It would be a big mistake to call the legislation Senate Republicans released on Thursday a health care bill. It is, plain and simple, a plan to cut taxes for the wealthy by destroying critical federal programs that help provide health care to tens of millions of people.
The Senate majority leader, Mitch McConnell, and other Republicans have pitched the bill as a fix for the Affordable Care Act, or Obamacare. But their true ambition is not to reform Obamacare, which, whatever its shortcomings, has given 20 million Americans access to health insurance. If passed in its current form, the Senate bill would greatly weaken Medicaid, the federal-state program that provides insurance to nearly 69 million people, more than any other government or private program. It would do this by gradually but inexorably shifting more of the financial burden of Medicaid to states, in effect, forcing them to cover fewer people and to provide fewer services. Over all, the Senate would reduce federal spending by about $1 trillion over 10 years and use almost that much to cut taxes for rich families and health care companies.
In the days ahead, while the Congressional Budget Office totes up the bill’s cost, and before a floor vote, some Republicans, President Trump included, might be tempted to see the Senate bill as an improvement over the draconian House measure passed in May that would take insurance away from 23 million people. Mr. Trump previously expressed the hope that the Senate version would be less brutal. It isn’t. True, Mr. McConnell and his colleagues have made a few superficial improvements; the rollback of Obamacare’s intended expansion of Medicaid would proceed more slowly than under the House’s timetable. But the long-term damage might be worse. That is because the Senate bill would cap federal spending on Medicaid on a per-person basis. Currently, federal spending varies from year to year based on demand for medical services and the cost of care. Starting in 2025, the cap would be allowed to increase at the rate of inflation in the economy. But the overall inflation rate has typically been much lower than the inflation rate for medical services; in 2016, the overall inflation rate was 1.3 percent, whereas medical costs increased by 3.8 percent. Over time, this would means states will get a lot less money than they do under current law. The inevitable shrinkage in Medicaid will be particularly devastating to older Americans. Contrary to what many people think, the program does not just benefit the poor. Many middle-class seniors depend on it after they have exhausted their savings. Medicaid pays for two-thirds of the people in nursing homes. The disabled and parents who have children with learning disabilities also rely on Medicaid. The program covers nearly half of all births in the country. And in recent years, it has played a very important role in dealing with the opioid epidemic, especially in states like Kentucky, Massachusetts, Maryland, Ohio and West Virginia. Medicaid pays between 35 percent and 50 percent of the cost of medication-assisted addiction treatment, according to two professors, one from Harvard and one from New York University.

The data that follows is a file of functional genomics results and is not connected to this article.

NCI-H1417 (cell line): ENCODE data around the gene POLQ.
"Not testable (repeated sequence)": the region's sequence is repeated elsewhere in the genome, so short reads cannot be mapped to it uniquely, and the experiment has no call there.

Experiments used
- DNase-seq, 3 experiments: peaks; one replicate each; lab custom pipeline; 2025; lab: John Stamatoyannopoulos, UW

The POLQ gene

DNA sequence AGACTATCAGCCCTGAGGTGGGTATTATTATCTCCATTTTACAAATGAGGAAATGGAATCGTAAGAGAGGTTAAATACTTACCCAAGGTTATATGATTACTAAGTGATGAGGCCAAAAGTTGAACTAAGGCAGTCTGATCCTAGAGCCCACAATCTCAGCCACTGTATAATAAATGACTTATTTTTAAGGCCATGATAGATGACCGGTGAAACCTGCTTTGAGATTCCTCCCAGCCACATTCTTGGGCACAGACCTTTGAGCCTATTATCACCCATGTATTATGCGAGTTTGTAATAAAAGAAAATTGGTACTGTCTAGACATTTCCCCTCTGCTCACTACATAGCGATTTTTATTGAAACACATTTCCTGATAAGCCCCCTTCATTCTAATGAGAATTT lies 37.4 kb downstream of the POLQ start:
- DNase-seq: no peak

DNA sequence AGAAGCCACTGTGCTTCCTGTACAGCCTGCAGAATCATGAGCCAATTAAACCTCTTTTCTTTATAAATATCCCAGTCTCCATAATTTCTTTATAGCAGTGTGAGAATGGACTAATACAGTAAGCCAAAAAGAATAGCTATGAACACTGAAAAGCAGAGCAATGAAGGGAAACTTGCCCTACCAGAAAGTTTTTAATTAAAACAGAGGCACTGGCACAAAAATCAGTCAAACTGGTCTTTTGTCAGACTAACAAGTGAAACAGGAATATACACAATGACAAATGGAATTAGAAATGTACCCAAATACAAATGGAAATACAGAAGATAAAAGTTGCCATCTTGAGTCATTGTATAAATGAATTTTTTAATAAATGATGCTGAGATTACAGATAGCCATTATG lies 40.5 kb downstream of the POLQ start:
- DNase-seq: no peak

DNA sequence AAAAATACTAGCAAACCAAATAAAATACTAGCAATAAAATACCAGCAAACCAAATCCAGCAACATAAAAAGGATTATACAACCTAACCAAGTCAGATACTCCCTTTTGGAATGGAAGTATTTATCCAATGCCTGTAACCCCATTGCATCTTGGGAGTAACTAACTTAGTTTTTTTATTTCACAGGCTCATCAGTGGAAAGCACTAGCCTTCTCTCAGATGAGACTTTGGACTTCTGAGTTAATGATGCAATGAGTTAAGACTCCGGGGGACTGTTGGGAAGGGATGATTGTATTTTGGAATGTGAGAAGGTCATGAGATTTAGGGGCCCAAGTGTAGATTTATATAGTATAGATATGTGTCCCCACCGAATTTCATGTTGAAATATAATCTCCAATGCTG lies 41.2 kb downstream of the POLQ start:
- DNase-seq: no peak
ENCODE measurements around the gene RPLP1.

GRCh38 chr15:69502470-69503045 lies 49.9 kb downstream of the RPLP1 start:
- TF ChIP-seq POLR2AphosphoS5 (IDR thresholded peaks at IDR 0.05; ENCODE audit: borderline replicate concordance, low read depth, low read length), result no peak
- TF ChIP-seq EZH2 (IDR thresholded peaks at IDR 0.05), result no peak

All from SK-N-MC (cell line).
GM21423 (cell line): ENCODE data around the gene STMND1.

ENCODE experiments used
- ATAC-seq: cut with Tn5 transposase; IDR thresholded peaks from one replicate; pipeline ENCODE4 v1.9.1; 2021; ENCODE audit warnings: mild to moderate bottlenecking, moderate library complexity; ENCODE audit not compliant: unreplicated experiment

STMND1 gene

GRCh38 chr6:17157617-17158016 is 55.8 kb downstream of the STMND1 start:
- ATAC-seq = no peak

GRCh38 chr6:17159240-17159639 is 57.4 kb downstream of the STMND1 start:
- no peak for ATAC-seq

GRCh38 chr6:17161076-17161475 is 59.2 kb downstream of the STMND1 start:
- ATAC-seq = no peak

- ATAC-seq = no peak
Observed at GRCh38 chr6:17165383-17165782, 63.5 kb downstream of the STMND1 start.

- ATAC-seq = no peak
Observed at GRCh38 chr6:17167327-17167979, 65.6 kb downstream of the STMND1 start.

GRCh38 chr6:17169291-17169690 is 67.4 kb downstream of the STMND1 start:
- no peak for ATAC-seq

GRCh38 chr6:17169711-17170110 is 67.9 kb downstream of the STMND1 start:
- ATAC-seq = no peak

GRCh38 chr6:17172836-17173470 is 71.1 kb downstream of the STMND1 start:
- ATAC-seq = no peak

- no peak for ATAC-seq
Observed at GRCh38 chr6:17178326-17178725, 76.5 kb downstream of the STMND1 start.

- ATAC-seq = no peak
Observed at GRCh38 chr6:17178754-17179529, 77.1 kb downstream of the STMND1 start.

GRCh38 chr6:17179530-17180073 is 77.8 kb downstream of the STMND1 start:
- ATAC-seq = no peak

Like its House counterpart, the Senate bill would also hurt millions of non-Medicaid beneficiaries of Obamacare, those who buy insurance on federal and state marketplaces. It would greatly reduce federal subsidies that help low-income and middle-income families buy health coverage, while allowing insurers to increase deductibles, forcing people to pay more for medical services. It would let states waive rules that now require insurers to cover essential health services like maternity care, cancer treatment and mental health care, which is likely to happen because this will be the only way that states can lower premiums. In sum, it will make health insurance more expensive and less useful, to the great misfortune of the poor, elderly and sick.
Mr. McConnell seems determined to steamroll this travesty through the Senate before July 4, despite complaints by conservatives and moderates. Expect him and his colleagues to try to buy support of wavering lawmakers by offering sweeteners like a few billion dollars for addiction treatment and some extra cash for states with high medical costs. Republican senators like Susan Collins of Maine, Lisa Murkowski of Alaska, Shelley Moore Capito of West Virginia, Rob Portman of Ohio and Dean Heller of Nevada ought not to fall for these cheap gimmicks. Instead, they should vote no on a bill that will take a devastating toll on millions of Americans and that no amount of tinkering around the edges can make better.